By Vamien McKalin | Apr 12, 2013 09:45 AM EDT
Research in Motion is in big trouble, as Blackberry Z10 doesn't seem to be kicking off in ways the company would have hoped. In fact, many customers are actually returning the device, which is probably hurting RIM more than anything else.
BlackBerry returned to the market in the hope of regaining much-needed market share with the BlackBerry 10 operating system and BlackBerry Z10 handset. However, as it turns out, early adopters are regretting their purchase of the new phone and sales in the U.S. have weakened day after day since release.
"The U.S. launch of the Z10 started poorly and weakened significantly as the days passed," Joseph Fersedi, an analyst at ITG Investment Research, said Thursday in a note to Bloomberg, citing information from independent dealers. Some U.S. retailers are seeing a significant increase in customers returning their Z10s because they find the interface unintuitive, Detwiler Fenton & Co. said.
"In several cases, returns are now exceeding sales, a phenomenon we have never seen before," Detwiler Fenton said.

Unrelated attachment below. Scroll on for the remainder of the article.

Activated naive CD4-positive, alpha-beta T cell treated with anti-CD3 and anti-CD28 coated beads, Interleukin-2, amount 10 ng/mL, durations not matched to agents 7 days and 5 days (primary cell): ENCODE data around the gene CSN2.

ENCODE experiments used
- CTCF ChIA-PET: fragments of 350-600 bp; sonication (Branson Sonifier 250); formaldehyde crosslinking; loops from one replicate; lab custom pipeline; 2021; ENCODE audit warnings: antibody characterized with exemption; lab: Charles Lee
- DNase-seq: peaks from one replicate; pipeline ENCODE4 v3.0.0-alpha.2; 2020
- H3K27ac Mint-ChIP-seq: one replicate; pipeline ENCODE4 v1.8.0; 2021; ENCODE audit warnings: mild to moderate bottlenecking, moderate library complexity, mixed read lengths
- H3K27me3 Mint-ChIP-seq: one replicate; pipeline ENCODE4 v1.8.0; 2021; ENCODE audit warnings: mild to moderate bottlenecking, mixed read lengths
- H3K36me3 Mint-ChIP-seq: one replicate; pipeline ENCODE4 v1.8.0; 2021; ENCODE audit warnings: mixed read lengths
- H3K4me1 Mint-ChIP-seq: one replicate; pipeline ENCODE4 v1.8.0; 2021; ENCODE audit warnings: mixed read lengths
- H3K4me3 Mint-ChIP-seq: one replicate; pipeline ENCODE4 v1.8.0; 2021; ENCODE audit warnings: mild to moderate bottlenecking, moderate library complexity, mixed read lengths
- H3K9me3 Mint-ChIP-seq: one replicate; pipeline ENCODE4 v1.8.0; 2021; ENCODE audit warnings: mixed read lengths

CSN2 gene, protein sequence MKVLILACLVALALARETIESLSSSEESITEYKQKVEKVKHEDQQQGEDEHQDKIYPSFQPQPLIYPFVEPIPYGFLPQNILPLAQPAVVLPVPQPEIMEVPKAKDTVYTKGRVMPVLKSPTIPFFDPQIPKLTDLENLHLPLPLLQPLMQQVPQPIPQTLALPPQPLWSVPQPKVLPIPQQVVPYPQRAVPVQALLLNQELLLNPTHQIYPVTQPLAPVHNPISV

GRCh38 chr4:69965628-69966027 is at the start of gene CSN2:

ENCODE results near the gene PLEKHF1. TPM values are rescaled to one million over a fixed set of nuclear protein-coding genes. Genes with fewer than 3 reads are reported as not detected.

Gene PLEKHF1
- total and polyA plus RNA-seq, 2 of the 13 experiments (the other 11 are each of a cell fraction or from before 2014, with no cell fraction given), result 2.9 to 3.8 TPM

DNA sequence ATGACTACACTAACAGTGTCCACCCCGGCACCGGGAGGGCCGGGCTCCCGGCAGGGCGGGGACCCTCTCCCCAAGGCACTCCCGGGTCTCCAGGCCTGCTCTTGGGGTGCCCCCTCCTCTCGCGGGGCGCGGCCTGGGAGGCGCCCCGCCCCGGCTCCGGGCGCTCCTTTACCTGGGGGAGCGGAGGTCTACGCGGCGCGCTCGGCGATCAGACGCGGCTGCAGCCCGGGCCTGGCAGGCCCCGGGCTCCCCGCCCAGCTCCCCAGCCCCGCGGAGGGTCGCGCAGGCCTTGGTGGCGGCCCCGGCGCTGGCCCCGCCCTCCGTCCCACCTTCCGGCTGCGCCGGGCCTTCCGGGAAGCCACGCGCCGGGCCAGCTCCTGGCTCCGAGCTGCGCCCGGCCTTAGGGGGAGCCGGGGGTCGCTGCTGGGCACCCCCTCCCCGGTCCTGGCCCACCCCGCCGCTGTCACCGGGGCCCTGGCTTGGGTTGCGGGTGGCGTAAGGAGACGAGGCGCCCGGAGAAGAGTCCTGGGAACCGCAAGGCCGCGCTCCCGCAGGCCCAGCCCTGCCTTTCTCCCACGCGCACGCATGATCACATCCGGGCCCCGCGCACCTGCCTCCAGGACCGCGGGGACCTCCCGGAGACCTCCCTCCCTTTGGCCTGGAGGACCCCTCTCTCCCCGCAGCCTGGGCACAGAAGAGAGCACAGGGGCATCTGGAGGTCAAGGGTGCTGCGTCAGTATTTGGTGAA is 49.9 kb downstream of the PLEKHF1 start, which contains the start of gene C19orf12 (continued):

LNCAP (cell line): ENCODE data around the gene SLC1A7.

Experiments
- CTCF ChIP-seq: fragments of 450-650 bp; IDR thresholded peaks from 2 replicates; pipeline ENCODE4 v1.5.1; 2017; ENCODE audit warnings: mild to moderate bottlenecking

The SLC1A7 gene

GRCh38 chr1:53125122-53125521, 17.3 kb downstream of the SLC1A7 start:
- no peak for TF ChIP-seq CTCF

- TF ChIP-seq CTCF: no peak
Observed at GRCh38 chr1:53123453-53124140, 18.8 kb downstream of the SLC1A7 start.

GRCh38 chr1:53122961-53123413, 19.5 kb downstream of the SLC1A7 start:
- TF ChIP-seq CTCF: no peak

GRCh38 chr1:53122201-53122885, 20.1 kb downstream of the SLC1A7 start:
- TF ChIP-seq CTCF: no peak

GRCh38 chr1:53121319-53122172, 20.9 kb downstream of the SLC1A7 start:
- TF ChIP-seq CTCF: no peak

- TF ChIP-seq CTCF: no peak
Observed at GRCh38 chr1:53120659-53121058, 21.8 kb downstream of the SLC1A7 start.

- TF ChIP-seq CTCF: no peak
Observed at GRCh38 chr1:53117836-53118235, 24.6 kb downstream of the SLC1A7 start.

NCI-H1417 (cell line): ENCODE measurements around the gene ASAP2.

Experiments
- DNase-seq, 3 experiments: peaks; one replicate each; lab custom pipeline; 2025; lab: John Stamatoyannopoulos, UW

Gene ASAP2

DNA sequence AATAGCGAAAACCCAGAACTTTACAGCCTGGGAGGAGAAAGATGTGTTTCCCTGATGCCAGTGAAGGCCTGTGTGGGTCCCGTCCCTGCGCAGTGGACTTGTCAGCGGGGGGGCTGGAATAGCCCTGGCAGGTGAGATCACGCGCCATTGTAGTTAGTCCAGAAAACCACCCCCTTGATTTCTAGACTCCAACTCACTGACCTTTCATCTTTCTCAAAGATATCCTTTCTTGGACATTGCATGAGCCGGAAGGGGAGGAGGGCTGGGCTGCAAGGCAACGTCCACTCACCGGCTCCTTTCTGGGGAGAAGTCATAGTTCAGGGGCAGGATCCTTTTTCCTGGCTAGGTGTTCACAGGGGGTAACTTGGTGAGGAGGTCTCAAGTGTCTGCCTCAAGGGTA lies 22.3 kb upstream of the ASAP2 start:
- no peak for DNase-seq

Not everything may be as it seems, though, as RIM is in disagreement with Detwiler Fenton's claims. The company stated in an email that "Our data shows that return rates for BlackBerry Z10 devices both in the U.S. and on a global basis are in line with or better than our expectations and are consistent with return rates for other premium smartphones in the market today."
The latest Kantar figures showed BlackBerry sitting at the bottom of the pile behind Android, iOS and Windows Phone both in the UK, U.S. and Internationally. In the United States, BlackBerry fell from a 3.7 percent share to 0.7 in the three months leading up to February 2013.
One has to wonder what the next move is for BlackBerry now that the future is beginning to look dark and gloomy. We've heard of the BlackBerry Q10 with a physical QWERTY keyboard, but that device is not expected to give RIM the boost it needs. The time to sellout and recover losses may be more apparent each passing day.
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